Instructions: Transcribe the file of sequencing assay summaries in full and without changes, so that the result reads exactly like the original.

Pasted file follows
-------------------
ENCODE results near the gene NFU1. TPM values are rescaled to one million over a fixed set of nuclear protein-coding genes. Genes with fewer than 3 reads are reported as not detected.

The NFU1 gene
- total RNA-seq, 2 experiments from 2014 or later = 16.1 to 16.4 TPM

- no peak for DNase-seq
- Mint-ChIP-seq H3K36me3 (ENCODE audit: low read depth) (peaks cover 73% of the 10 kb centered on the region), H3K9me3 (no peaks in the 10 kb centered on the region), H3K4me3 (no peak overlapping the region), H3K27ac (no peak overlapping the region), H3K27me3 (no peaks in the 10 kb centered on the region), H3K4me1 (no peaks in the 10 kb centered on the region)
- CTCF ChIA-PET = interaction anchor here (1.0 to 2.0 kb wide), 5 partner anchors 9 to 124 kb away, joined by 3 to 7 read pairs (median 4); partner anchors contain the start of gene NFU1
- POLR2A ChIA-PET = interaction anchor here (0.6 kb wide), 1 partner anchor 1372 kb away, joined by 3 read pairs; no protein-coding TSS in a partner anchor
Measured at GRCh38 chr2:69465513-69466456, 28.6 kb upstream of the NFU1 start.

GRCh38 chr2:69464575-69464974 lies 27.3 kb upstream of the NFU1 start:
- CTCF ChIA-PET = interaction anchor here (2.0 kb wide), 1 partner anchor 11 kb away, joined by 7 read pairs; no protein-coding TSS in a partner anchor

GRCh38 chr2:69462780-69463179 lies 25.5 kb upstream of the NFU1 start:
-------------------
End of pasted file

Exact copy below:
ENCODE results near the gene NFU1. TPM values are rescaled to one million over a fixed set of nuclear protein-coding genes. Genes with fewer than 3 reads are reported as not detected.

The NFU1 gene
- total RNA-seq, 2 experiments from 2014 or later = 16.1 to 16.4 TPM

- no peak for DNase-seq
- Mint-ChIP-seq H3K36me3 (ENCODE audit: low read depth) (peaks cover 73% of the 10 kb centered on the region), H3K9me3 (no peaks in the 10 kb centered on the region), H3K4me3 (no peak overlapping the region), H3K27ac (no peak overlapping the region), H3K27me3 (no peaks in the 10 kb centered on the region), H3K4me1 (no peaks in the 10 kb centered on the region)
- CTCF ChIA-PET = interaction anchor here (1.0 to 2.0 kb wide), 5 partner anchors 9 to 124 kb away, joined by 3 to 7 read pairs (median 4); partner anchors contain the start of gene NFU1
- POLR2A ChIA-PET = interaction anchor here (0.6 kb wide), 1 partner anchor 1372 kb away, joined by 3 read pairs; no protein-coding TSS in a partner anchor
Measured at GRCh38 chr2:69465513-69466456, 28.6 kb upstream of the NFU1 start.

GRCh38 chr2:69464575-69464974 lies 27.3 kb upstream of the NFU1 start:
- CTCF ChIA-PET = interaction anchor here (2.0 kb wide), 1 partner anchor 11 kb away, joined by 7 read pairs; no protein-coding TSS in a partner anchor

GRCh38 chr2:69462780-69463179 lies 25.5 kb upstream of the NFU1 start: